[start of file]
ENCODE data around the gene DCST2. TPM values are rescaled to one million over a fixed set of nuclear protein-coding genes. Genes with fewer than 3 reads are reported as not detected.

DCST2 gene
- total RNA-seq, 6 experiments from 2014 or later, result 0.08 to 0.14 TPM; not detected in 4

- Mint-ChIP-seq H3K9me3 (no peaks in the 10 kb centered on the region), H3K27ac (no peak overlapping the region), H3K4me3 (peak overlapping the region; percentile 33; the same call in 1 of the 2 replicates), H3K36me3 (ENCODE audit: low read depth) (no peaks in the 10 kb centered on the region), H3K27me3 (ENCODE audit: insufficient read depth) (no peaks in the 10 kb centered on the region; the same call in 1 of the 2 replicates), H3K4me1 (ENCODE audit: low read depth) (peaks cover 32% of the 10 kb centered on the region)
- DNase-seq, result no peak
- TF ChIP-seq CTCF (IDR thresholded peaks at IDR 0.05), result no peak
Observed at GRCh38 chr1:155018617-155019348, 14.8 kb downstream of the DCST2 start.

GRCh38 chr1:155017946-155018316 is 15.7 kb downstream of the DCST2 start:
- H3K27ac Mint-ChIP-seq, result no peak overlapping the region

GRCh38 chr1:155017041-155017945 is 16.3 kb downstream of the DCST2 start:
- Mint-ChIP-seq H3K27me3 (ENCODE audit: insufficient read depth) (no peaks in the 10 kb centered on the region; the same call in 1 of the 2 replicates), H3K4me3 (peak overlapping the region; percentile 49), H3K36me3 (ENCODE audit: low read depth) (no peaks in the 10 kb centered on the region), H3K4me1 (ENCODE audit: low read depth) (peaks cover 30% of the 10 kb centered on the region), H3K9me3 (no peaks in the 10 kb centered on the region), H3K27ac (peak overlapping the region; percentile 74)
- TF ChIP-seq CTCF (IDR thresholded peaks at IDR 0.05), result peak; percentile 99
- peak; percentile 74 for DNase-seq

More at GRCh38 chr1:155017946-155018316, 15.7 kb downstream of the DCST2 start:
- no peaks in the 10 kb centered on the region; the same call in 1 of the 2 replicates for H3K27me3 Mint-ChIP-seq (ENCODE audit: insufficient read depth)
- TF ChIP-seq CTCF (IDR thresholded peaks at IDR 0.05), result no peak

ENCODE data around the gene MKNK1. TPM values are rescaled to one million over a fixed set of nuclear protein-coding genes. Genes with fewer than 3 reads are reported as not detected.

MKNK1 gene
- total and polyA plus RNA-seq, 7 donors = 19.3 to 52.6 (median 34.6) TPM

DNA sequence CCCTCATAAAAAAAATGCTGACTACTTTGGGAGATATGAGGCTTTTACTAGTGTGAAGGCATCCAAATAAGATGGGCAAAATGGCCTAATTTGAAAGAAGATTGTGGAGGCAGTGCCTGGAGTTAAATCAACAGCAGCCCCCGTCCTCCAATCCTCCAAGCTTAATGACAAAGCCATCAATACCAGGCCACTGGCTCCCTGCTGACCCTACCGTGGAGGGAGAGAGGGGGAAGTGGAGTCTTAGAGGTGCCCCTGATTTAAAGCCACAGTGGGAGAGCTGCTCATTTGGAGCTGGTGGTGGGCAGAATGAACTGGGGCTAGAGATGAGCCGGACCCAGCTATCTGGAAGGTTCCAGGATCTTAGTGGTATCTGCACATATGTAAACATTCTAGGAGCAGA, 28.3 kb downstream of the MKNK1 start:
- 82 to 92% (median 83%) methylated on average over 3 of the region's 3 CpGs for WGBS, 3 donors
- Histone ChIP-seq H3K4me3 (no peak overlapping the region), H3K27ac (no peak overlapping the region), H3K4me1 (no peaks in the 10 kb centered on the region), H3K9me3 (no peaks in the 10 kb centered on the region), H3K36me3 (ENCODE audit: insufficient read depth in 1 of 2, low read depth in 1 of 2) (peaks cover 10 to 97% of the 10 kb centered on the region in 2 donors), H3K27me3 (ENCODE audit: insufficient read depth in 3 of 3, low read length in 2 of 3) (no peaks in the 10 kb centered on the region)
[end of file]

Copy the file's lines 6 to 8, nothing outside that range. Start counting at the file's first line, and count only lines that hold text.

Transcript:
- TF ChIP-seq CTCF (IDR thresholded peaks at IDR 0.05), result no peak
Observed at GRCh38 chr1:155018617-155019348, 14.8 kb downstream of the DCST2 start.

GRCh38 chr1:155017946-155018316 is 15.7 kb downstream of the DCST2 start: